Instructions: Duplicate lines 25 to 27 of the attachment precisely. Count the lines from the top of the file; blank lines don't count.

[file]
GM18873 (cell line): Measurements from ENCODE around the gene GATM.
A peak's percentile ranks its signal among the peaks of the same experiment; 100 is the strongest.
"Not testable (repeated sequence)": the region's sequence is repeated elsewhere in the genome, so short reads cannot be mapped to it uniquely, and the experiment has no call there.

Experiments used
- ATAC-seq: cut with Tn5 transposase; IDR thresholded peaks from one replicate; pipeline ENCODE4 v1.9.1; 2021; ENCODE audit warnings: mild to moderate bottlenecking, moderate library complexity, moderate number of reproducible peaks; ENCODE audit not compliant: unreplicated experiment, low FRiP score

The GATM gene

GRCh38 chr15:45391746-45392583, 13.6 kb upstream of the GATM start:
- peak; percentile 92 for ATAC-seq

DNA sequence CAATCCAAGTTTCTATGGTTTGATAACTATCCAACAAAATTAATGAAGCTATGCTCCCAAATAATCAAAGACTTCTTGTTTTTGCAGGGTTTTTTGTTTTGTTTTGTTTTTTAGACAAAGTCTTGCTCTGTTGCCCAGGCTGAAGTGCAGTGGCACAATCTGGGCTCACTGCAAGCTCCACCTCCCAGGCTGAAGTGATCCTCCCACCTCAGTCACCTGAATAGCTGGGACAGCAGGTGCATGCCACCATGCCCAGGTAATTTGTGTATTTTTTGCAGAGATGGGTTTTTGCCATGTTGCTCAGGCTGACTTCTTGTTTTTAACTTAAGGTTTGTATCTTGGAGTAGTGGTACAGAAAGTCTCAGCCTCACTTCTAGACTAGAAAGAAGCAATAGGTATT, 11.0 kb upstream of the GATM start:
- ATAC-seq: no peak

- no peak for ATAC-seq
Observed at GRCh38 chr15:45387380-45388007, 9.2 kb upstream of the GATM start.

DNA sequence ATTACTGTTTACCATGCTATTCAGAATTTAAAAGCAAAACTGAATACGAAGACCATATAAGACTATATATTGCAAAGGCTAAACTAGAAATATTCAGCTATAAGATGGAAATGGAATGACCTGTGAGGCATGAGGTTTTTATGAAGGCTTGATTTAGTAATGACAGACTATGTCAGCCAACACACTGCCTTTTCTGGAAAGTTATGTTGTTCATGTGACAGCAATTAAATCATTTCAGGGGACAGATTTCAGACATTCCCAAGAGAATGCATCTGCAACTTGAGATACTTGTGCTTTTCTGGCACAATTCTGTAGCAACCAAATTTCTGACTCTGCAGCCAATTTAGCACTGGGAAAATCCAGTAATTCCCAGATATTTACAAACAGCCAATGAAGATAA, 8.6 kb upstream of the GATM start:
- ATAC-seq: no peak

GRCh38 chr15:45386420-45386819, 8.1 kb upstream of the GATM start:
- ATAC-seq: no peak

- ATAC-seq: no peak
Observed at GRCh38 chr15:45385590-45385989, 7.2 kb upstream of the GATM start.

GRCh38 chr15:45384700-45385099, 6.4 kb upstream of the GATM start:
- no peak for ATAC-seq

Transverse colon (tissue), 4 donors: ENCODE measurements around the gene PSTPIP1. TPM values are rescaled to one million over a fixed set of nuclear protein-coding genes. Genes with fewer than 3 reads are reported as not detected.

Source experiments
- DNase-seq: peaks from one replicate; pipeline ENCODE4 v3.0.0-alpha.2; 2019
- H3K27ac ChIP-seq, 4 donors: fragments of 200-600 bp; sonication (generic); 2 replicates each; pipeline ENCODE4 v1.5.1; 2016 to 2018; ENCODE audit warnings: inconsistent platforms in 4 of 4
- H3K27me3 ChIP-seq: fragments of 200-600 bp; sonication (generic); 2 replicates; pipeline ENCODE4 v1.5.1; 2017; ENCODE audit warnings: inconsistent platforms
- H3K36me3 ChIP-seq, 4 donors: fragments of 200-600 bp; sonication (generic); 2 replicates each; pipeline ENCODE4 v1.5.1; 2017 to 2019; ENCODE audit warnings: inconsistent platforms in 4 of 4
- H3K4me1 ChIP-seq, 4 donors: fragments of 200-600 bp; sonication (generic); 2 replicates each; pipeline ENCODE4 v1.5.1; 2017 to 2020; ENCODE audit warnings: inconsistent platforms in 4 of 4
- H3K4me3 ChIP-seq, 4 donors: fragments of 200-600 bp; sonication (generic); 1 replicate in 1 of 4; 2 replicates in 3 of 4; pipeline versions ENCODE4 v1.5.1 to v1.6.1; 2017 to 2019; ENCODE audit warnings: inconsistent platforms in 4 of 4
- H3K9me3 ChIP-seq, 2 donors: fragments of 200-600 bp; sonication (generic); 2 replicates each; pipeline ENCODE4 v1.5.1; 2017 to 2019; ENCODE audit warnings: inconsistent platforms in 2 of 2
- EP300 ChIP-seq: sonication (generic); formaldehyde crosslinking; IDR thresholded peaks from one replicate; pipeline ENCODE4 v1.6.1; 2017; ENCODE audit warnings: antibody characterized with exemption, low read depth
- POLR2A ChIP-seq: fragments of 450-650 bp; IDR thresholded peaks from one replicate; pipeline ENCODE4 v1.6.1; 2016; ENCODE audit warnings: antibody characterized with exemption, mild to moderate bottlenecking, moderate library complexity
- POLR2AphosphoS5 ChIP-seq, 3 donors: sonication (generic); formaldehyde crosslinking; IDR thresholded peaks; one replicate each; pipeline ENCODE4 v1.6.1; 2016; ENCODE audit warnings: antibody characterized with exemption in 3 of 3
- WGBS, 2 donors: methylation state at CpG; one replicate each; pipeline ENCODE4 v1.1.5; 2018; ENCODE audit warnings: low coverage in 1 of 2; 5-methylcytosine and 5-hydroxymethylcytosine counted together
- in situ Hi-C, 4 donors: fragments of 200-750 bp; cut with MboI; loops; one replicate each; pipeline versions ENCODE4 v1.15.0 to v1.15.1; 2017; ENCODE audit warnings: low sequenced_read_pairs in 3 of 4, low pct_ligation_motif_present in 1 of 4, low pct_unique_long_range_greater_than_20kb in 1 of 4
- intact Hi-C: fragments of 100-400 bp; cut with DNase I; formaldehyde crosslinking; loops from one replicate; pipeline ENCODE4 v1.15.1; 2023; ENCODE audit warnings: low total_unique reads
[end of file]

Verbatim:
- H3K27me3 ChIP-seq: fragments of 200-600 bp; sonication (generic); 2 replicates; pipeline ENCODE4 v1.5.1; 2017; ENCODE audit warnings: inconsistent platforms
- H3K36me3 ChIP-seq, 4 donors: fragments of 200-600 bp; sonication (generic); 2 replicates each; pipeline ENCODE4 v1.5.1; 2017 to 2019; ENCODE audit warnings: inconsistent platforms in 4 of 4
- H3K4me1 ChIP-seq, 4 donors: fragments of 200-600 bp; sonication (generic); 2 replicates each; pipeline ENCODE4 v1.5.1; 2017 to 2020; ENCODE audit warnings: inconsistent platforms in 4 of 4